Although versatile enough to catch bass in any season, paddletail shad baits are most effective during the winter when the lures are affixed to an Alabama rig.
Other lures will work on an Alabama rig, but paddletail swimbaits are the most popular choice for the multi-armed rig. The flash of five paddletail shads running through the water creates an effect of a school of shad that bass can hardly resist.
How To Rig Your Paddletail In The Winter
Threading the paddletails on jigheads ranging from 1/8- to 1/2-ounce will allow you to fish your Alabama rig at various depths. You can set up your Alabama rig with paddletails all of the same size of place a larger swimbait in the middle of the rig surrounded by smaller paddletails. Shad-imitating hues work best most of the time for paddletails, but in clear water on a calm sunny day you might want to try translucent colors and if it’s cloudy or windy go to brighter colors such as white.
Slow rolling the umbrella rig with the paddletails is a productive way to catch bass suspending over deep wintertime haunts. It is also an effective tactic for catching bass holding on ledges or humps.
Another key time to throw an Alabama rig with paddletails is late winter/early spring when prespawn bass start moving to the shallows. A sunny day with wind that puts plenty of chop on the water is ideal for throwing the rig since bass see it better and come from a farther distance to nail the paddletails.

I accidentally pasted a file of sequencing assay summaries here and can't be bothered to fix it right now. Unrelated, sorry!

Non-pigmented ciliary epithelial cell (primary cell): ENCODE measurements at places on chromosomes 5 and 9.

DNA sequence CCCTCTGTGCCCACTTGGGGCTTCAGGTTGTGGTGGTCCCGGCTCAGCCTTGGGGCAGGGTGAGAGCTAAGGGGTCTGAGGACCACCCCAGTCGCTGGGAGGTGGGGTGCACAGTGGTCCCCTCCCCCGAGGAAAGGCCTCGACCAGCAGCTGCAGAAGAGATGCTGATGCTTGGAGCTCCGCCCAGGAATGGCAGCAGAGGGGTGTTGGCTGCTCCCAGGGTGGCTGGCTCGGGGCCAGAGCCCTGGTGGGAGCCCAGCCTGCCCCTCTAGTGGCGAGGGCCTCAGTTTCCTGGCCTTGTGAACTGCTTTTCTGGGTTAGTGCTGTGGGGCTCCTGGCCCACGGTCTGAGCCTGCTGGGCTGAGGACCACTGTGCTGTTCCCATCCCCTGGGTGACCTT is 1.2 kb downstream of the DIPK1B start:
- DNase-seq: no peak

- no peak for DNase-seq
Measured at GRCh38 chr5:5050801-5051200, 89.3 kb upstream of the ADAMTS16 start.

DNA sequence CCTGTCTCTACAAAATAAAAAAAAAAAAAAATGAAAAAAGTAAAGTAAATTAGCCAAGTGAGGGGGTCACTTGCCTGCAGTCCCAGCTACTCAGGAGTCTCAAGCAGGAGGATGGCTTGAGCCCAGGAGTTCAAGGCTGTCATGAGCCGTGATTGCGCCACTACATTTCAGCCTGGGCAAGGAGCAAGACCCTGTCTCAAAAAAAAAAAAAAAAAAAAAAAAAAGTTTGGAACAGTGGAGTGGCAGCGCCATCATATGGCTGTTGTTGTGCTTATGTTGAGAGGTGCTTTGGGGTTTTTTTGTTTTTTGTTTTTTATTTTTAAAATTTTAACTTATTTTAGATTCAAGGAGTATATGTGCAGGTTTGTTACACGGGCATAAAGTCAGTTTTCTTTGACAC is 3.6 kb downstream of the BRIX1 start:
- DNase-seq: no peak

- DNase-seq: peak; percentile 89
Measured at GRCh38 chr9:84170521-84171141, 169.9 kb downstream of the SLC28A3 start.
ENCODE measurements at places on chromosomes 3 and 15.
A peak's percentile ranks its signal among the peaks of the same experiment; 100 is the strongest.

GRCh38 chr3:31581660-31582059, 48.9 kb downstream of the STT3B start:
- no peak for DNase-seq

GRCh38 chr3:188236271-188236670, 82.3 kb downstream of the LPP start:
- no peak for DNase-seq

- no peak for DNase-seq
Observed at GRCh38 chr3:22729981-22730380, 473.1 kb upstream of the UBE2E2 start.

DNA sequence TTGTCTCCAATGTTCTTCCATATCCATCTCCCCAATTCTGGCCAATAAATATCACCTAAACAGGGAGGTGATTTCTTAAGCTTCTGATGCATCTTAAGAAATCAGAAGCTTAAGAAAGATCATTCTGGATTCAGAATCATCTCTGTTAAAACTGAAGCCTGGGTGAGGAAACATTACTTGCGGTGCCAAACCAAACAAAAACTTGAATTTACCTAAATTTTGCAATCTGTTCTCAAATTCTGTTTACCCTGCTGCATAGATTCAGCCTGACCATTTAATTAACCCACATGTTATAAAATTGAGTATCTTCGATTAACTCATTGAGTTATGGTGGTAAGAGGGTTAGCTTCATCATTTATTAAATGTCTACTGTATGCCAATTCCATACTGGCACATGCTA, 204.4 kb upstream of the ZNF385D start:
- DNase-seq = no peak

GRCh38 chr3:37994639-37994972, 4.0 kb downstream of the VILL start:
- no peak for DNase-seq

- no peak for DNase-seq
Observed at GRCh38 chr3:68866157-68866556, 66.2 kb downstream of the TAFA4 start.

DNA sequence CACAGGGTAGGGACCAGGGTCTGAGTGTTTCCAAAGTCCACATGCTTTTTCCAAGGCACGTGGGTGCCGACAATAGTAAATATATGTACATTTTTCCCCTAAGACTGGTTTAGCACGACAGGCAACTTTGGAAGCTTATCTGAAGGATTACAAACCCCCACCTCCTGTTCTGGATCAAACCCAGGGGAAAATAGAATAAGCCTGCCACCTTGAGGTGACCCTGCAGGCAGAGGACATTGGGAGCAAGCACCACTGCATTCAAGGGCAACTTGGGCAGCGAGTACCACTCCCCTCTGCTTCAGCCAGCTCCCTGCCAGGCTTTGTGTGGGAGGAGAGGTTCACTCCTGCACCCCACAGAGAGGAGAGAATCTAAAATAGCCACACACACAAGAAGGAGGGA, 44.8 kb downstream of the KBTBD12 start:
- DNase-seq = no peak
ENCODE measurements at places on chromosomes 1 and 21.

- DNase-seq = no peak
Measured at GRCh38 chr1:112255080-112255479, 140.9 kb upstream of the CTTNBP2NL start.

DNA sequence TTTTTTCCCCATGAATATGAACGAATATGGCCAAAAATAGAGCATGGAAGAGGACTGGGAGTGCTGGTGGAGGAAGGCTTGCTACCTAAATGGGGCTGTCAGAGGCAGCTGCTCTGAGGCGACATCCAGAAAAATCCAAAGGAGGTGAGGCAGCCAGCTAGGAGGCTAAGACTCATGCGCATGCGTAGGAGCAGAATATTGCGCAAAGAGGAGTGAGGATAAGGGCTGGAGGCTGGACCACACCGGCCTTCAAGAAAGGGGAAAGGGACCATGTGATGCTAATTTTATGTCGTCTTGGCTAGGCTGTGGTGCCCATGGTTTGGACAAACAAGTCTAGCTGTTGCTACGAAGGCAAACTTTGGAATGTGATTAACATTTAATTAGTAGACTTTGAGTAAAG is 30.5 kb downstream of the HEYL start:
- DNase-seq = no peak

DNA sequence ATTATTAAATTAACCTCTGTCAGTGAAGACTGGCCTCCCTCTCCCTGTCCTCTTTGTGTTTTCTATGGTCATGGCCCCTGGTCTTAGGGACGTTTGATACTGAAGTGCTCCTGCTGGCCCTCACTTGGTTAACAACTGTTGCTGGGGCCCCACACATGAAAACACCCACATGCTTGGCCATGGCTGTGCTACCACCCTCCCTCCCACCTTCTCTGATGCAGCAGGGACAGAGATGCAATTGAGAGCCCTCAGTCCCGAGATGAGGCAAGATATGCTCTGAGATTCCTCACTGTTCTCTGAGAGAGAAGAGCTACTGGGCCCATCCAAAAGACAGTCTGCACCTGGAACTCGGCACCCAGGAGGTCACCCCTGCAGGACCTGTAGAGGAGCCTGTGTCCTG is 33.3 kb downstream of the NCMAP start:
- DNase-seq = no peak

Use A Paddletail As Winter Ends
As the water continues to warm in the spring, I switch from the Alabama rig to a single paddletail shad. The lure serves as a finesse alternative for a spinnerbait, which might produce too much flash and vibration for skittish bass in clear water. I opt for a solid-body paddletail shad attached to an underspin jighead or a hollow-body model rigged with a worm weight and treble hook.
I set up the hollow-body rig by inserting a tiny plastic tube through the swimbait’s nose and then running line through the tube. I cut a slit in the belly of the lure, pull the line through the slit and slide the worm weight onto the line. I complete the rig by tying on the treble hook and then pulling the worm weight into the lure’s belly. I usually hook and land more fish with the treble-hook rig than the paddletail-jighead combo.
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